The whole reason I started on that topic was realizing that I should maybe put up a link to my Blog from my web page, since apparently it may not show up here for a few days. But it got completely out of hand.
I hope YOU'RE HAPPY NOW!!!!!
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Sunset On Scholars of The Empire of Night
Well, my official first blog has not yet shown up on the web site, but there's always a little bit of lag here. I'll still have to see if I can make the most recent list or some kind of list. Pathetic, no?
Currently I'm listening to Fish's "Sunsets On Empire", which is what Robert Christgau would refer to as a "Dud". It's okay, it's not actively making me not want to listen to it, but nothing is striking me. Admittedly, I'm listening to it while alternately trying to figure out JDBC and feverishly checking blogger to see if I've shown up yet, but it's just lush art-rock. I preferred his Marillion stuff on "Misplaced Childhood" and "Clutching At Straws", but even that is not on my favourite list or anything. You'll be happy to know that I didn't shell out money for this CD; like much of the music I listen to, I picked it up at the Edmonton Public Library, which has a fantastic music collection. In fact, I just picked it up on a whim off the racks, since I've been curious as to what Fish solo sounded like. Mostly, since I'm much closer to the Millwoods branch library than I am to the main branch, I put in a lot of requests on the computer system. I've got a big long list of potential requests, which I go through very slowly because the request list maximum is 25, I fill it up every Saturday, and only get the put as many new requests on as new requests came in. On slow days, I browse the racks, which only occasionally yields rewards.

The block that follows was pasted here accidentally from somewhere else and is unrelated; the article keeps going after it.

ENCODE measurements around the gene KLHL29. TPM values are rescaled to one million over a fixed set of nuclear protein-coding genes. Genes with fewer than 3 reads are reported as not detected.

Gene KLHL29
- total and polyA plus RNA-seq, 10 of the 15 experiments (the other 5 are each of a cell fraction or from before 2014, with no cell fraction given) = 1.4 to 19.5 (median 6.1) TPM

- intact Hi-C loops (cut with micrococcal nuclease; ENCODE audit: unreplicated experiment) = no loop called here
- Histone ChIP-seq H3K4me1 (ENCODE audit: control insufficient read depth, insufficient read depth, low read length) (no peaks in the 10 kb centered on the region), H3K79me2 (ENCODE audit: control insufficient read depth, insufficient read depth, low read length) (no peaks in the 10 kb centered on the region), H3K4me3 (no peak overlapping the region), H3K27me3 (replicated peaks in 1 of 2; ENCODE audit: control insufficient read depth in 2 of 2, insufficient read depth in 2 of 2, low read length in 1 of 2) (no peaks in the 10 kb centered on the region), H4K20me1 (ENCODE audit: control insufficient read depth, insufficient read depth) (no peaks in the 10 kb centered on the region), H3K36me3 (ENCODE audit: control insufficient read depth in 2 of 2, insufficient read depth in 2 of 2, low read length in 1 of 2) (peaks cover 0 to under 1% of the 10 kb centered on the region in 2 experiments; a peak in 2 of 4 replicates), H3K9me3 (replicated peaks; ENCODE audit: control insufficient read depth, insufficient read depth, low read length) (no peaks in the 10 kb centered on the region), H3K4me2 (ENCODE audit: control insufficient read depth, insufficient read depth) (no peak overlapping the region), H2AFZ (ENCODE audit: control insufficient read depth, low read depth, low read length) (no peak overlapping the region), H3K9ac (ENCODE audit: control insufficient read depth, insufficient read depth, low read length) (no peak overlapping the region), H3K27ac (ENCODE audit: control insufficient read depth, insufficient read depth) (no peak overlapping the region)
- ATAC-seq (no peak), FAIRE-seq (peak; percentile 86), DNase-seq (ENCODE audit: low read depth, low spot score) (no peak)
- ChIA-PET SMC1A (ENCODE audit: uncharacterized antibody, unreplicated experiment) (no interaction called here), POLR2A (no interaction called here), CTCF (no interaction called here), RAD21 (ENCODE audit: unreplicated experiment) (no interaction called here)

Yesterday I was listening to Ether's "Music For Air Raids", which I didn't really like. Sort of ambient(sometimes to the point where I couldn't hear it without cranking the volume way up, always risky at work), but with occasional noisier bits. The track listings were all latitude/longitude coordinates, which I actually went onto MapQuest to try to identify. They all seem to be places that have actually been bombed--Dresden, Hanoi, Khartoum, Baghdad, Yugoslavia, Tripoli, and Japan. Still, I'd give it a miss unless you've been craving more "Metal Machine Music".